What are the 6 Categories of PCI DSS?

Any payment card industry entity that handles cardholder data is familiar with the PCI DSS. As an in-depth framework, parsing the PCI DSS to achieve compliance can be a challenge. However, it is a necessary challenge for any industry entity that transmits, stores or processes cardholder data (CHD). The first step in this process is understanding how the PCI DSS is structured, and what each part requires for compliance.

What is the PCI DSS?

The PCI DSS is separated into 12 security requirements, grouped into 6 categories. Together, these guidelines apply to all system components included in or connected to the cardholder data environment (CDE). By complying with these guidelines, entities can work toward protecting CHD by reducing data security breaches and payment card fraud. These guidelines range in nature from the protection of physical environments to the creation of internal security processes.

What are the PCI DSS Categories?

The 6 PCI DSS categories separate requirements into high-level groups, allowing entities to address different compliance concepts more effectively.

Below is a breakdown of the categories in the PCI DSS 3.1, as well as an overview of their components.

Category 1: Build and Maintain a Secure Network

Category 1 has 2 requirements:

  • Requirement 1: Install and maintain a firewall configuration to protect cardholder data
  • Requirement 2: Do not use vendor-supplied defaults for system passwords and other security parameters

The focus of category 1 is on the network security of a CDE. Both requirements, through physical and virtual means, address the creation and maintenance of a network protected from access by malicious individuals to CHD. Firewalls achieve this by using hardware and/or software technology to provide perimeter protection for a CDE. By avoiding the use of vendor default passwords and settings as means of accessing a network, entities can help ensure that that public information cannot be used by hackers to access systems.

Category 2: Protect Cardholder Data

Category 2 has 2 requirements:

  • Requirement 3: Protect stored cardholder data
  • Requirement 4: Encrypt transmission of cardholder data across open, public networks

Category 2 is focused on protecting CHD during storage and transmission. This category offers guidance and testing procedures for data retention, transmission and disposal policies—specifically, whether storage is necessary, how to handle data when it is necessary and how to dispose of data when retirement or replacement is required.

Category 3: Maintain a Vulnerability Management Program

Category 3 has 2 requirements:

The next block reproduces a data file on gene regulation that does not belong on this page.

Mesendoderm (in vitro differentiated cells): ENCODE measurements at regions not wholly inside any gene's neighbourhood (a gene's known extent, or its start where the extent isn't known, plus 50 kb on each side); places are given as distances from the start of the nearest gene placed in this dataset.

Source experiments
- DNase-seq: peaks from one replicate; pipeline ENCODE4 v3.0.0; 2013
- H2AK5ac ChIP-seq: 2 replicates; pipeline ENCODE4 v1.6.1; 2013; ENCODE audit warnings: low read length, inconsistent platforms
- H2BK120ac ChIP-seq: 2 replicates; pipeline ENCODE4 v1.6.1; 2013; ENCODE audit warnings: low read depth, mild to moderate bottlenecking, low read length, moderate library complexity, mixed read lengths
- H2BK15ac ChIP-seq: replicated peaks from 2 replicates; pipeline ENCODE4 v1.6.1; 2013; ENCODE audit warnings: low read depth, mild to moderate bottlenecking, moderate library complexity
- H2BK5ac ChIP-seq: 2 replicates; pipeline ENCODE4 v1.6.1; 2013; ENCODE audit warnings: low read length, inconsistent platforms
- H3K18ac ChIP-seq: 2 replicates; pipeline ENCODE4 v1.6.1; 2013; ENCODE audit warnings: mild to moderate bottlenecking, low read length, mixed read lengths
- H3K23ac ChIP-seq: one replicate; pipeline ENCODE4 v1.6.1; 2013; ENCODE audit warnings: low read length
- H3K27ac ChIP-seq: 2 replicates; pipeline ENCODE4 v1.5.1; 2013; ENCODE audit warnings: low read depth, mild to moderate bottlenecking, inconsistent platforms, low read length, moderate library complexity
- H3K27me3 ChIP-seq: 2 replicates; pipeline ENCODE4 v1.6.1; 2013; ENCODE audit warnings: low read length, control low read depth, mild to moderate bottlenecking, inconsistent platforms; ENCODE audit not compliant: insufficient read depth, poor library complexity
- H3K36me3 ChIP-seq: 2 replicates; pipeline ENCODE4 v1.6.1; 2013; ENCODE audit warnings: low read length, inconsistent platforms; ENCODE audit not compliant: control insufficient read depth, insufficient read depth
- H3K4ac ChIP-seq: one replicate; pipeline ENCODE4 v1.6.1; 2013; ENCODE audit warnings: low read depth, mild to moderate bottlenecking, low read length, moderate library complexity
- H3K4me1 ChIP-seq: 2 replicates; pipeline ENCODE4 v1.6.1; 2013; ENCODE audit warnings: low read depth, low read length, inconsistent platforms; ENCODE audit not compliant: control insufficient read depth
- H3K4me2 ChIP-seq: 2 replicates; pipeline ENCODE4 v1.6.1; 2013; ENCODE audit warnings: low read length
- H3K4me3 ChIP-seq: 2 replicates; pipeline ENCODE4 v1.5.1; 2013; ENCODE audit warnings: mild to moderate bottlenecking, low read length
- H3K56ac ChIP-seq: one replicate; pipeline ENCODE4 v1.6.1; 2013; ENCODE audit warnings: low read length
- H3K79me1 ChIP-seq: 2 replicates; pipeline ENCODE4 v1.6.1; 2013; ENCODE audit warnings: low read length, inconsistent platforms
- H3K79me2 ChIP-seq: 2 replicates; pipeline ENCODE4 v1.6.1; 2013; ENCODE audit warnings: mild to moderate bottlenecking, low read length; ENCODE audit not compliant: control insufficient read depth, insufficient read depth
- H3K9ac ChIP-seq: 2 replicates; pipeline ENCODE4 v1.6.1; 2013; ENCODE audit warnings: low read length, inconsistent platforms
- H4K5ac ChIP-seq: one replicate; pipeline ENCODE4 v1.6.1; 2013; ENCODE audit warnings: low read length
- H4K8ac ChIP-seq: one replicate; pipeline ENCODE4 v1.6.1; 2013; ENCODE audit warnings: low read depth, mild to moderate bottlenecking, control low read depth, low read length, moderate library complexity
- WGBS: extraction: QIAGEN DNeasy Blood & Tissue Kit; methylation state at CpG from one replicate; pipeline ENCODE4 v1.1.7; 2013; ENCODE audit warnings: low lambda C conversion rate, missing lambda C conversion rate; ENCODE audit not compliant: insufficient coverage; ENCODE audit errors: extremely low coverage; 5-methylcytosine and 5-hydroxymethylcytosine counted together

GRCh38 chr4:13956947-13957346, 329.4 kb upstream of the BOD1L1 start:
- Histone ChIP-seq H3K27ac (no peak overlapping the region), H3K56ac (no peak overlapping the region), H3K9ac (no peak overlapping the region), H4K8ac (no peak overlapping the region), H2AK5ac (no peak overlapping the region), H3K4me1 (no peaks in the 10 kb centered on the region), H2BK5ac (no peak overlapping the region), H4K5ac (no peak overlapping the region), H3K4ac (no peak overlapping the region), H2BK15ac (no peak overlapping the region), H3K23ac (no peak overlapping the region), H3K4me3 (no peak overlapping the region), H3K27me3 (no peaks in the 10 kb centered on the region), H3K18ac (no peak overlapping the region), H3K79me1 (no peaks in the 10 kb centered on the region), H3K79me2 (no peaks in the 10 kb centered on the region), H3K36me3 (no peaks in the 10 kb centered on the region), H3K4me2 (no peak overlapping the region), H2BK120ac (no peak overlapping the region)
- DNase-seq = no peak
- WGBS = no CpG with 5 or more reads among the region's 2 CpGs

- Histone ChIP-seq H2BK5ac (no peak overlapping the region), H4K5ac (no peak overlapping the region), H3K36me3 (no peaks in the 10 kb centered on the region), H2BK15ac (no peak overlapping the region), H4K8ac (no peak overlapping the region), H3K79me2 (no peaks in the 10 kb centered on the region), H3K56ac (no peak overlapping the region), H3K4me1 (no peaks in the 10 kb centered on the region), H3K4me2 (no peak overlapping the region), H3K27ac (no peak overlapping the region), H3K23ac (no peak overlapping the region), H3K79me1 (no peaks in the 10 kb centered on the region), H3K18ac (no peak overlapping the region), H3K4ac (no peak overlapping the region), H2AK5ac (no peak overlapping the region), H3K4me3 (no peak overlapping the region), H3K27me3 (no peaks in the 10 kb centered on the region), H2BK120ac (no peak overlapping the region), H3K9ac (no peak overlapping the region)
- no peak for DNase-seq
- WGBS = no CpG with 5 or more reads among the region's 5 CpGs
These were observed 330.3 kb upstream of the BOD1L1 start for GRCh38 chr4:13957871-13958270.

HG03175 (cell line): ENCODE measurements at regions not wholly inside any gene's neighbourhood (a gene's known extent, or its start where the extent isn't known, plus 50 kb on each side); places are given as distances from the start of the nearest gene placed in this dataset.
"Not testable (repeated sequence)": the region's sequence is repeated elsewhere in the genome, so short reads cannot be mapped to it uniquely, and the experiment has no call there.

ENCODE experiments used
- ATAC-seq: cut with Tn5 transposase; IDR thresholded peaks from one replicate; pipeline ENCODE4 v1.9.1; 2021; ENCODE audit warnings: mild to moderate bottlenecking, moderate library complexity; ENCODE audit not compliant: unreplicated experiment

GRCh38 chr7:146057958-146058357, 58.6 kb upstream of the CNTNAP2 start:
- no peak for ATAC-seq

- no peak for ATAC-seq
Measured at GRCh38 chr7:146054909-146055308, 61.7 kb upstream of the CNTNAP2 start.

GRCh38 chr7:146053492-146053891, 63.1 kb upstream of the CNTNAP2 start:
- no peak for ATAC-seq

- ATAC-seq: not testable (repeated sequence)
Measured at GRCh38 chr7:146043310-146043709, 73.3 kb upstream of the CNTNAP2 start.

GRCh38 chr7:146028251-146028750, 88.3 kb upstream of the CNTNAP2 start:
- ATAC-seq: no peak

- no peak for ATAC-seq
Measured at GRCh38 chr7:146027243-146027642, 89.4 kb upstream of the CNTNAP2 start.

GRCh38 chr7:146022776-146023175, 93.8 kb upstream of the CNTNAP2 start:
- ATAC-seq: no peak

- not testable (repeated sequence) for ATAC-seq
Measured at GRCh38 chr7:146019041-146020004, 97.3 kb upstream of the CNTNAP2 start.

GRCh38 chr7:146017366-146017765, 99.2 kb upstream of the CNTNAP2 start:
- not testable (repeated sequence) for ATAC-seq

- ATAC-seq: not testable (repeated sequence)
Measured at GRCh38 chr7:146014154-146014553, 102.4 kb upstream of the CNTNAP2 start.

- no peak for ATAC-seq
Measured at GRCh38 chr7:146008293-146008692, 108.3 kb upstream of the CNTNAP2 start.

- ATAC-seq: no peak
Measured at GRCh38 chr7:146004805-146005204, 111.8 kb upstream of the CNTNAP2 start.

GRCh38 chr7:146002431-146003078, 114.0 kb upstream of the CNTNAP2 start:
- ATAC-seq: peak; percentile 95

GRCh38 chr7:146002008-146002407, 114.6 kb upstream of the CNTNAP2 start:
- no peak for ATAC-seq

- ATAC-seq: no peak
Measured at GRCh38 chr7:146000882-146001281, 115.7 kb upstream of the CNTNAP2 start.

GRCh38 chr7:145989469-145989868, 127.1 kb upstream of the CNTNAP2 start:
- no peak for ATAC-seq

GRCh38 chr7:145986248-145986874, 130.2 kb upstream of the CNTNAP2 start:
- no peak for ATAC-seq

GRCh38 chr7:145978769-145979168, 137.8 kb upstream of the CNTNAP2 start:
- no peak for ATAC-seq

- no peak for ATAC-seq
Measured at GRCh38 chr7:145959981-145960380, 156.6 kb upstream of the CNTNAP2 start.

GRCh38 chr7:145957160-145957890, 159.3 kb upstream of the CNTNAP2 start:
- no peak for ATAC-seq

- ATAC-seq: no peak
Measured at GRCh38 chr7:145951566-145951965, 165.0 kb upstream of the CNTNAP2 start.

• Requirement 5: Protect all systems against malware and regularly update anti-virus software or programs
  • Requirement 6: Develop and maintain secure systems and applications

Both requirements in category 3 provide guidelines for assessing system and application vulnerabilities. Because it is important to both address current security vulnerabilities and prevent future ones, the PCI DSS provides guidance and testing procedures that pertain to malware, software patches, policies and internal procedures.

Category 4: Implement Strong Access Control Measures

Category 4 has 3 requirements:

  • Requirement 7: Restrict access to cardholder data by business need to know
  • Requirement 8: Identify and authenticate access to system components
  • Requirement 9: Restrict physical access to cardholder data

Category 4 focuses on the creation of strong mechanisms that limit availability of information or certain resources only to authorized persons or applications. By remaining selective about who accesses CHD and how they access it, control measures can be put in place to achieve security and compliance.

Category 5: Regularly Monitor and Test Networks

Category 5 has 2 requirements:

  • Requirement 10: Track and monitor all access to network resources and cardholder data
  • Requirement 11: Regularly test security systems and processes

The requirements in category 5 apply once an entity has put system component security measures in place. This is because, to achieve compliance, it is not enough to implement security measures in a cardholder data environment. Entities must monitor and test system components to ensure that the measures are effective and auditable.

Category 6: Maintain an Information Security Policy

Category 6 has 1 requirements:

  • 12: Maintain a policy that addresses information security for all personnel

The final component of creating a PCI compliant IT environment is in creating and maintaining policies that protect information to ensure confidentiality, integrity and availability. By implementing organization-wide rules, entities can not only protect information, but improve workplace security practices overall.

To learn more about the PCI DSS’ requirements, learn about OnRamp’s PCI compliant hosting options, and read our About PCI DSS 12 Requirements overview.